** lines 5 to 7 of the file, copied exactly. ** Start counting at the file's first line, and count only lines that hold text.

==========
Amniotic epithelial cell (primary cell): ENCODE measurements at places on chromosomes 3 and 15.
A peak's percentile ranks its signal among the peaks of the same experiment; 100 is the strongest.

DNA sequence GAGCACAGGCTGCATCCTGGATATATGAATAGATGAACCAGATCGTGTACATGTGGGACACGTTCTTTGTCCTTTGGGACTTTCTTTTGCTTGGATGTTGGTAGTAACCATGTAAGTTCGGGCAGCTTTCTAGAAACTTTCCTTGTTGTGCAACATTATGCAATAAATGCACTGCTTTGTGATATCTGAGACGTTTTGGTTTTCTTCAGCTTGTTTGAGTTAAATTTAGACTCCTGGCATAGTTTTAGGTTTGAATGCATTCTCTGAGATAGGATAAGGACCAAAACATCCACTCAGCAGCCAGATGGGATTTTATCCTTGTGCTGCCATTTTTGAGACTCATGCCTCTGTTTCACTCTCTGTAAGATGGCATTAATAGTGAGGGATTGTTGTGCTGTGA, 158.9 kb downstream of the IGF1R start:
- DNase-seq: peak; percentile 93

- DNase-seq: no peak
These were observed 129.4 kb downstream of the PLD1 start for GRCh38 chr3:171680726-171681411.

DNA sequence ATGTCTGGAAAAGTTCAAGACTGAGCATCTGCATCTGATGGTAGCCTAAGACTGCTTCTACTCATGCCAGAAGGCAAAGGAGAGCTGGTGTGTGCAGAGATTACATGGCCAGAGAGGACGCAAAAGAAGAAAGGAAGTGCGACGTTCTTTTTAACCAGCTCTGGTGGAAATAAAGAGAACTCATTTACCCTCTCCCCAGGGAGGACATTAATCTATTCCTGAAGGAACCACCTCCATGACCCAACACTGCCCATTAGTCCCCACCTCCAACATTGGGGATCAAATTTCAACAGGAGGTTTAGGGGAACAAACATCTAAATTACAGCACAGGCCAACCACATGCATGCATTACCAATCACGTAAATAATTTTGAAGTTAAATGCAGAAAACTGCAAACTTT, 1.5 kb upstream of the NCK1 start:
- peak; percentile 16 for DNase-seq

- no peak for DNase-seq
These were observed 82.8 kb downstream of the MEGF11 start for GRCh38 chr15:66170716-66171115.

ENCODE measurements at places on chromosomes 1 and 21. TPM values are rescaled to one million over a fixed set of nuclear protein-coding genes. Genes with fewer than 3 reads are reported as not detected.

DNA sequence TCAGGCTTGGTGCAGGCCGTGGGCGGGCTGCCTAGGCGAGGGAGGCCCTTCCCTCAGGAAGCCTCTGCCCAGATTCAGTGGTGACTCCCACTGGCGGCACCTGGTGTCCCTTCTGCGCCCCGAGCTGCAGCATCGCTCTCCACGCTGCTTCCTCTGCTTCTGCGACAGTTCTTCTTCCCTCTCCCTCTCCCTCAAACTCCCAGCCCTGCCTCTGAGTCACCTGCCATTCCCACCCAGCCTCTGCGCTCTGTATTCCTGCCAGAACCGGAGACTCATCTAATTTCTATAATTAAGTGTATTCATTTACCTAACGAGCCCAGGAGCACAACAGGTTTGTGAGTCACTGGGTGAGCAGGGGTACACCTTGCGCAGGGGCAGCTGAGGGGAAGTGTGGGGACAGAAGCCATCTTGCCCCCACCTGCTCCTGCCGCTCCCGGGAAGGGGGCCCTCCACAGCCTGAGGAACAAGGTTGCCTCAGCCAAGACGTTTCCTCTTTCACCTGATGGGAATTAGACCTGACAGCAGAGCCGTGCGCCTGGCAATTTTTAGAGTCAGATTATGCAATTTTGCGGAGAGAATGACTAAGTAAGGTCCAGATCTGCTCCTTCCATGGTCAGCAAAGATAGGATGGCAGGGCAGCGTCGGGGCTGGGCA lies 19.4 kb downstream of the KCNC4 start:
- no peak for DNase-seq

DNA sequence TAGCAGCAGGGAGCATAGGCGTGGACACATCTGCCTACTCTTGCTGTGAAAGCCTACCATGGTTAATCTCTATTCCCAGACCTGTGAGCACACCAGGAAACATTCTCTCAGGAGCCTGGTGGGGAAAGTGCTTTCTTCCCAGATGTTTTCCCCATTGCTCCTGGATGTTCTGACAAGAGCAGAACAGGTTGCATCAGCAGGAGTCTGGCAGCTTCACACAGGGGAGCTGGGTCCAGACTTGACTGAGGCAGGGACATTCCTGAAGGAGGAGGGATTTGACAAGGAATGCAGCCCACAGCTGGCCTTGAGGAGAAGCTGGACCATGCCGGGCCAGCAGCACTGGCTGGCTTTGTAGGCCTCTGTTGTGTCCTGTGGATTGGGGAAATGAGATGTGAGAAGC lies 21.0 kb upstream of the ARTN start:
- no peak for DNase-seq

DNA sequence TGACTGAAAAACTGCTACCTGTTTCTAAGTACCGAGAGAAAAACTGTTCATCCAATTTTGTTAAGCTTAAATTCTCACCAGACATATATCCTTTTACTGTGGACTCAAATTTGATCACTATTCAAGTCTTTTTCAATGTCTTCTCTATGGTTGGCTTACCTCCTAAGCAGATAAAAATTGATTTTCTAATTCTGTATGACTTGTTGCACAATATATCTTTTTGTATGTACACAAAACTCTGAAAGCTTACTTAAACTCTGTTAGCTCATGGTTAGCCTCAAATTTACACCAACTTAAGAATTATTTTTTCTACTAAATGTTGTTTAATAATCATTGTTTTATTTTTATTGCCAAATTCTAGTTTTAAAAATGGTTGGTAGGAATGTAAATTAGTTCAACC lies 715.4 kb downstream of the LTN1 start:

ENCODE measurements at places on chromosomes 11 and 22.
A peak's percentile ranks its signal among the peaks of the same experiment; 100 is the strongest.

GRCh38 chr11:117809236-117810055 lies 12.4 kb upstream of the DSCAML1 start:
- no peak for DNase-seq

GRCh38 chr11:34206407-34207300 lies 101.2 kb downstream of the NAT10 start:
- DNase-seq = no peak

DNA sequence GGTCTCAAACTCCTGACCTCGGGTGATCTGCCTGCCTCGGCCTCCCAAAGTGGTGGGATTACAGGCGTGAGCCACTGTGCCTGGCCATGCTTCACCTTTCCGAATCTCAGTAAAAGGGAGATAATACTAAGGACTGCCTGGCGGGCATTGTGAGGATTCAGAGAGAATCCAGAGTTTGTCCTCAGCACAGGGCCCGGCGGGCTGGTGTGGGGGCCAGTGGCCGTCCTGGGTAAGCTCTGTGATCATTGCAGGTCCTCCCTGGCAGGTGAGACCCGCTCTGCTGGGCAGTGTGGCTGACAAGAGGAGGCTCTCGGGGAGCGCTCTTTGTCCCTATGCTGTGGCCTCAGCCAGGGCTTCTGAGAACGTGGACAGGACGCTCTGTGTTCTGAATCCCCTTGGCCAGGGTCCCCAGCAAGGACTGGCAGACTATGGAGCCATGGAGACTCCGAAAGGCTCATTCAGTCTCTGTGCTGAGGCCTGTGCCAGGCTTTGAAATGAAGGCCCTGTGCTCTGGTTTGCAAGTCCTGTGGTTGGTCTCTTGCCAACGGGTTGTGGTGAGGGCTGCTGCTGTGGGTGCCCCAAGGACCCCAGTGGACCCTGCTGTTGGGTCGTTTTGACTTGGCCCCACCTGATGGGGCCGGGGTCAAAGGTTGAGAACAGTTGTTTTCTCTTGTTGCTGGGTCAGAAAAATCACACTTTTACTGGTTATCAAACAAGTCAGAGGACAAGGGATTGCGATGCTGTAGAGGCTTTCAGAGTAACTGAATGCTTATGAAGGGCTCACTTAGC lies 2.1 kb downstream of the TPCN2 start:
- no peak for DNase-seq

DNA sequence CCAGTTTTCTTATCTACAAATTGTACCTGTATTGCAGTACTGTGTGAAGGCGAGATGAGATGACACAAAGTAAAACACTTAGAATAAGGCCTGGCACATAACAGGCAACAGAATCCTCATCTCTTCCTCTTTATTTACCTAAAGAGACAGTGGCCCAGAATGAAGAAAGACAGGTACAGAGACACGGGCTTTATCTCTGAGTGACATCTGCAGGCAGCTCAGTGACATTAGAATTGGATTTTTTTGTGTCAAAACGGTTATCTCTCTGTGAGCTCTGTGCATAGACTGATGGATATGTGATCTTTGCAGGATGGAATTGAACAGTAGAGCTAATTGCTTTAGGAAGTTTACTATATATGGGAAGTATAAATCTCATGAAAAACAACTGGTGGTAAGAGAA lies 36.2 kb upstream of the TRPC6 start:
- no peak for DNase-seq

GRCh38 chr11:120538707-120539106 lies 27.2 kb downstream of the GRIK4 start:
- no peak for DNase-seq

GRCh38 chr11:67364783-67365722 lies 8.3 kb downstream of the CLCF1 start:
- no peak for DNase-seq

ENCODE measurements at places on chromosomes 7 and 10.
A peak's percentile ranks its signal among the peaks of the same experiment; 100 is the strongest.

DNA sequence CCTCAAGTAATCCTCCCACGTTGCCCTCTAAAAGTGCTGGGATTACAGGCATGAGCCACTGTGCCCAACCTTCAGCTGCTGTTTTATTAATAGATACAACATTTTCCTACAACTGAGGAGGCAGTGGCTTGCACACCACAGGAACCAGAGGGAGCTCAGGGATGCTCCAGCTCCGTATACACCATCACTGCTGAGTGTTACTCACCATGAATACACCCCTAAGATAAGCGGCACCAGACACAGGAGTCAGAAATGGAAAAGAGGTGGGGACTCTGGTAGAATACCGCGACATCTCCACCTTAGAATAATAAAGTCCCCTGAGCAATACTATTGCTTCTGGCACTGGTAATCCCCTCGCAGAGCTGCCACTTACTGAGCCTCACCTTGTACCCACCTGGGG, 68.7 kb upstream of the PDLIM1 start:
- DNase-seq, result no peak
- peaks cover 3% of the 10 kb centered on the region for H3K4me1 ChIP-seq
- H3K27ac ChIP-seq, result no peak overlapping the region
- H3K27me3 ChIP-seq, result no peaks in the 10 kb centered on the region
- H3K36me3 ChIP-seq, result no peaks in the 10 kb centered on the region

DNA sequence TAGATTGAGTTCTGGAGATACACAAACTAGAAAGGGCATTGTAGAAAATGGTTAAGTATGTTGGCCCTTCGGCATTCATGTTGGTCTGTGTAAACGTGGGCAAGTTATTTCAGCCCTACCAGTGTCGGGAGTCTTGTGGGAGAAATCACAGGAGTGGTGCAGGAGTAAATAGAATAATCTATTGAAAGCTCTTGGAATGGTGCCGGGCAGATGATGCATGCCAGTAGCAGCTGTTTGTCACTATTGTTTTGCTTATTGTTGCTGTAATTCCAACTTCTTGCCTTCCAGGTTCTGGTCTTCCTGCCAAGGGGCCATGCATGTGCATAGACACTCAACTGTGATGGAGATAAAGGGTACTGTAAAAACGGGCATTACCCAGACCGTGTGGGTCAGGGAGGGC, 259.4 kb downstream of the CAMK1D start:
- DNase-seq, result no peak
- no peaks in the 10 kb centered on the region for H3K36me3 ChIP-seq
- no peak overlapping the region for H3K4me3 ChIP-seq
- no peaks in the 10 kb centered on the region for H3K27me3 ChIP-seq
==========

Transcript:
- DNase-seq: no peak
These were observed 129.4 kb downstream of the PLD1 start for GRCh38 chr3:171680726-171681411.

DNA sequence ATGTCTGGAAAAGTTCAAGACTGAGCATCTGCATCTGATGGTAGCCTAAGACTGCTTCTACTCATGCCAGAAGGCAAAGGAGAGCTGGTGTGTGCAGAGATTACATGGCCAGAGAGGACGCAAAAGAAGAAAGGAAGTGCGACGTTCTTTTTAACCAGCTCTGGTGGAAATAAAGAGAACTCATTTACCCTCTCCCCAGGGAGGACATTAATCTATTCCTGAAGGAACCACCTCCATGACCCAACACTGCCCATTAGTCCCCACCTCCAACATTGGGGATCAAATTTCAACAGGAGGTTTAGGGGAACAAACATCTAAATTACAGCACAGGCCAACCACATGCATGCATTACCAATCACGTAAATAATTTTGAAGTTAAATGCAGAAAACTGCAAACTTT, 1.5 kb upstream of the NCK1 start: